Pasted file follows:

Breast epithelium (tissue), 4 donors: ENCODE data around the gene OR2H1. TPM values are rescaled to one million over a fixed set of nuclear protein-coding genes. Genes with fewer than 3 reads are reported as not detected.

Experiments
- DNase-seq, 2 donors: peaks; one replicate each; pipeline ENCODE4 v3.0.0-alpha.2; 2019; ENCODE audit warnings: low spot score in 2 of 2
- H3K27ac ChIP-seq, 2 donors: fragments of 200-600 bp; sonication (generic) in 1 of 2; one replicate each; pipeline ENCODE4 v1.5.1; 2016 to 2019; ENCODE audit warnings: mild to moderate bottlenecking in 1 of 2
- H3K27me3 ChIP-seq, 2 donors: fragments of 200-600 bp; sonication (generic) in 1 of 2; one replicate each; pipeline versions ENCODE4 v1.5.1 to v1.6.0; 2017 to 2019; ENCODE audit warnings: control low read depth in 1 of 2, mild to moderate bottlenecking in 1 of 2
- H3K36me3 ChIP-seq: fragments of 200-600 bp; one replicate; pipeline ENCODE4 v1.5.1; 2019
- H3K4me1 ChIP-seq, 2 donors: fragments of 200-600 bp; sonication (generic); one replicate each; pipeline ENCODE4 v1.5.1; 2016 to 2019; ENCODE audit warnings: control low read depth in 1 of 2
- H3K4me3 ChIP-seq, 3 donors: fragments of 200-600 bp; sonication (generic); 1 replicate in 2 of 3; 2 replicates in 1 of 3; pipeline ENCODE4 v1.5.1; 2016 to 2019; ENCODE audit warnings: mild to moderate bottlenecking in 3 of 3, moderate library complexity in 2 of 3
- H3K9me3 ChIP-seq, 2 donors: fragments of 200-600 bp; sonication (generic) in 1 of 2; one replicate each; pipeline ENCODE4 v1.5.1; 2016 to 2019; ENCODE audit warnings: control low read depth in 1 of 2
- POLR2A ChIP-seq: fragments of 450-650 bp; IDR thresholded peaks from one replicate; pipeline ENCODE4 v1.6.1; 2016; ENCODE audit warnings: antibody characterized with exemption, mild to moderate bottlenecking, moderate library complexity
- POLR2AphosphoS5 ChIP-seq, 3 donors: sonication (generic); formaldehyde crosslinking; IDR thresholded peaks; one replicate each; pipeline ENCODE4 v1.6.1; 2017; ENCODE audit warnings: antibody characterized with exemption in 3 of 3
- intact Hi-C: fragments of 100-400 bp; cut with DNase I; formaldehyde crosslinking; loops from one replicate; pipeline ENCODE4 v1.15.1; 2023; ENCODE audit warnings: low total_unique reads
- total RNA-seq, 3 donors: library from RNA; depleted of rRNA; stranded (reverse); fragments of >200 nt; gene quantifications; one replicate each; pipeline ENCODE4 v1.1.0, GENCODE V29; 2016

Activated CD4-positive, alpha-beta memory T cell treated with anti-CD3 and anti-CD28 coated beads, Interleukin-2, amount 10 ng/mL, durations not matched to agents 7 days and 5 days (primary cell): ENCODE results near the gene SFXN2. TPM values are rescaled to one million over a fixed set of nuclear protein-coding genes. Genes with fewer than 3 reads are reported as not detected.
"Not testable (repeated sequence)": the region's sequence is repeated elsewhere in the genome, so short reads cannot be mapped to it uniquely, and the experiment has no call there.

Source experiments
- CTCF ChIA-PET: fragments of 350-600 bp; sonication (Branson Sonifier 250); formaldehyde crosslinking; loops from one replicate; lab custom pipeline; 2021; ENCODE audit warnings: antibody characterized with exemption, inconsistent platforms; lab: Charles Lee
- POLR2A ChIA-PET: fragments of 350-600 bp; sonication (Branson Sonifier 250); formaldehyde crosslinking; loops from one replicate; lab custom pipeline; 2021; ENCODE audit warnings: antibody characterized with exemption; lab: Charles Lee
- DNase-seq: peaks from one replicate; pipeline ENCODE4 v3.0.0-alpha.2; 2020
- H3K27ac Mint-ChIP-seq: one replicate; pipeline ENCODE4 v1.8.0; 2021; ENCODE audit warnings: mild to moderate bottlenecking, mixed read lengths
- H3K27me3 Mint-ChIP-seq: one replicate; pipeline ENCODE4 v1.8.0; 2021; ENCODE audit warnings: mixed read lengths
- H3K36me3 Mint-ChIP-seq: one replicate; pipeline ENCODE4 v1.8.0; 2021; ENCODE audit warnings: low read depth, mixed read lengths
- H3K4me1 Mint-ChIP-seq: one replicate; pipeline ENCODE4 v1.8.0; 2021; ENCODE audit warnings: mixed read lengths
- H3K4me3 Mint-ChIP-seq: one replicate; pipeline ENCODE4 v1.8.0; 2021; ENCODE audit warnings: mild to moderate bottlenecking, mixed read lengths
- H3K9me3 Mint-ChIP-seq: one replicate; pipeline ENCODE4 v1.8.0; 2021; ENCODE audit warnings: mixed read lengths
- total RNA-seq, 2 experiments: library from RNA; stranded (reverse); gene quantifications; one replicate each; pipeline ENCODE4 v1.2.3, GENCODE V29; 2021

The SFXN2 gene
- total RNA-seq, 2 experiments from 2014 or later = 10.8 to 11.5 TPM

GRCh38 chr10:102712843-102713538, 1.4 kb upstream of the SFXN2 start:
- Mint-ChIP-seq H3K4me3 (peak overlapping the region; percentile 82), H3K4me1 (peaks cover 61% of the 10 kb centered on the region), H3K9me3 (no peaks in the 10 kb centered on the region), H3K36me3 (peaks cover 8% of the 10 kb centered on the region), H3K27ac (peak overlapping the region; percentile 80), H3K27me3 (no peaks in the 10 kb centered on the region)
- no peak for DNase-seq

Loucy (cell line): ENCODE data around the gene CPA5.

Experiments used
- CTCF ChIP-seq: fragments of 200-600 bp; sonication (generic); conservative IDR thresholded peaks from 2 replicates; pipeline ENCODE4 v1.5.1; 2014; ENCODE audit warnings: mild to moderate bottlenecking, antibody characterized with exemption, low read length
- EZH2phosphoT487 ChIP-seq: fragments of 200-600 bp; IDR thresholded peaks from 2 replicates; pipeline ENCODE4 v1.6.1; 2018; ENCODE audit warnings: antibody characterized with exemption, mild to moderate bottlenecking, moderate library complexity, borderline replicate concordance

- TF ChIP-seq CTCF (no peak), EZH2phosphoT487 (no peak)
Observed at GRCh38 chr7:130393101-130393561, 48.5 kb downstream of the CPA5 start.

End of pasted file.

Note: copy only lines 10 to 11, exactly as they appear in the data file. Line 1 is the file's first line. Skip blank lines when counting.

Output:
- POLR2A ChIP-seq: fragments of 450-650 bp; IDR thresholded peaks from one replicate; pipeline ENCODE4 v1.6.1; 2016; ENCODE audit warnings: antibody characterized with exemption, mild to moderate bottlenecking, moderate library complexity
- POLR2AphosphoS5 ChIP-seq, 3 donors: sonication (generic); formaldehyde crosslinking; IDR thresholded peaks; one replicate each; pipeline ENCODE4 v1.6.1; 2017; ENCODE audit warnings: antibody characterized with exemption in 3 of 3